City Beat

Homelessness, MLS, gentrification and art scene among top Sacramento issues in 2017

City wants to limit access to parts of Del Paso Regional Park

Natural areas of the park have been damaged by trash and illegal camps.
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Natural areas of the park have been damaged by trash and illegal camps.

Sacramento has a new mayor and a new arena. But many families and young professionals are feeling the squeeze from rising housing costs, some neighborhoods are worried about gentrification and there isn’t enough housing to shelter the city’s most vulnerable residents.

With that in mind, here are some key issues to follow this year:

Homelessness crisis

The new mayor, Darrell Steinberg, has made it clear in his first days that he believes one of his primary responsibilities is addressing homelessness. He and other government officials helped extend hours at warming centers on cold nights and Steinberg is fighting for millions of dollars in state funds to build housing for homeless people.

Steinberg’s attention to the issue could spark a citywide call to action. Mini homeless camps seem to pop up in new spots every week, and water releases from Folsom Lake in December forced American River campers out of the woods and into the open, exposing just how severe this issue remains.

Sacramento goes major league

Team reps with Republic FC were thrilled last month when Major League Soccer Commissioner Don Garber laid out an aggressive timeline for league expansion.

Ten cities are interested in snatching one of four expansion spots up for grabs. But those who want one of the first two spots must apply by the end of January. Sacramento’s bid is considered far more advanced than its competitors, meaning it should have the strongest, most detailed bid by the deadline.

And as a result, it seems likely that Sacramento Republic FC will finally get the news it’s been waiting for: playing MLS matches in a new downtown stadium by the 2020 season.

The arts scene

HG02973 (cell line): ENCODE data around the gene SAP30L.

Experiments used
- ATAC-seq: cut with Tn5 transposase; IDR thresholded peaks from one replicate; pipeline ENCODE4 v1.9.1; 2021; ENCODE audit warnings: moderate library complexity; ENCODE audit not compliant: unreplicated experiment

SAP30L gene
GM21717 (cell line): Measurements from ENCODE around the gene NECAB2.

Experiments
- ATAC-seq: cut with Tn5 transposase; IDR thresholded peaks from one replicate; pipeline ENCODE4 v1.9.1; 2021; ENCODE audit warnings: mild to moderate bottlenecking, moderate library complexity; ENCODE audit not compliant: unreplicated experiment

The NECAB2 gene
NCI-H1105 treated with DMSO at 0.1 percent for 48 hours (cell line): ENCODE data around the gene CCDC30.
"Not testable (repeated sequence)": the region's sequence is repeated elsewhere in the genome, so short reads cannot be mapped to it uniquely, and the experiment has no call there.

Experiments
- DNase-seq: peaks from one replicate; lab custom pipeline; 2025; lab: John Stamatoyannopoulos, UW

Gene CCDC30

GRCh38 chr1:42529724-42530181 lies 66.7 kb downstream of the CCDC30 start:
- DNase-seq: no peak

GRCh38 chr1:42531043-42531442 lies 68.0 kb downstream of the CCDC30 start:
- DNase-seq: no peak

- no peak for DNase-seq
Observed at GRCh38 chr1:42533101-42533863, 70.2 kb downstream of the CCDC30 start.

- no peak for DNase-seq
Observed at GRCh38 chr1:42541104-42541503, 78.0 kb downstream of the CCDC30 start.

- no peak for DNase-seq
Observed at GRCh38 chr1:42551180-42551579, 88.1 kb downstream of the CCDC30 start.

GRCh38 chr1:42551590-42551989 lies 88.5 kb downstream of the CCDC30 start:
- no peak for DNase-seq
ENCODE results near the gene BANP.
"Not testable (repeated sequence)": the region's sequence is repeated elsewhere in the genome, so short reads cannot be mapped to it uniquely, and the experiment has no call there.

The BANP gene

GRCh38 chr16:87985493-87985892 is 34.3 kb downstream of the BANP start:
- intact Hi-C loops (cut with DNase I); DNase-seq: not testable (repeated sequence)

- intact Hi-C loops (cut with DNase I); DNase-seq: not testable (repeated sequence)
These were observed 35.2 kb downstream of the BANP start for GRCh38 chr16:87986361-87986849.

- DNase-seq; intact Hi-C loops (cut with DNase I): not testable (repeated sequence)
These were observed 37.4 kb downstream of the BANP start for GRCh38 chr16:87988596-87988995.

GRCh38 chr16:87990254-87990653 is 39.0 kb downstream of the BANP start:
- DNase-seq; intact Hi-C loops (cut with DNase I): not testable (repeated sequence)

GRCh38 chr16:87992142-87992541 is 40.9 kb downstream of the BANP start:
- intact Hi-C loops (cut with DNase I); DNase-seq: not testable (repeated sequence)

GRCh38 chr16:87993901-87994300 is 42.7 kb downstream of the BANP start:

Sacramento’s newest generation of artists is gaining the regional and national respect it deserves. The broader community – from politicians to entrepreneurs – has never been more engaged in fostering that culture.

ArtStreet, the much-anticipated sequel to last year’s Art Hotel show downtown, could be the biggest art event to hit Sacramento. Ever. In fact, it seems possible the three-week show will attract 100,000 people to an old warehouse south of Broadway.

Beyond that, art will start showing up on our riverfronts, in front of new apartment buildings and on more walls this year. The Sacramento Mural Festival will come back strong after a great first run in 2016. And the conversation will evolve into how the arts can not only be a cultural amenity, but an economic driver.

Oak Park’s future

Homegrown boutiques and restaurants seem to open every week in Oak Park, and many new homes are being built on formerly empty lots. These developments have thrilled many longtime residents.

But as young professionals see their rents hiked in midtown, many will continue to flock to one of the last affordable neighborhoods close to the central city. Will Oak Park remain affordable? And with the changes, will we still recognize this neighborhood in the years to come?

Kings honeymoon

Golden 1 Center has received rave reviews since it opened. This year’s musical acts include Bruno Mars, Twenty One Pilots and Bon Jovi. The Kings have sold out every regular-season home game at their new arena and, in a nice surprise, they’re in the hunt for a playoff spot.

Kings officials expect the arena experience will be enough to keep the big crowds coming to games, even if the team’s on-court performance lags. But how long will the honeymoon last if the team really tanks?

One thing’s for certain: If the Kings are still fighting for a playoff spot in March, the crowds will be there.

Joy found us in so many moments of 2016, many captured by The Sacramento Bee's photographers: Fireworks over the Tower Bridge, Easter egg hunts and, yes, even Sacramento's sizzling summer heat. We celebrated the Super Bowl in Santa Clara and Sir P

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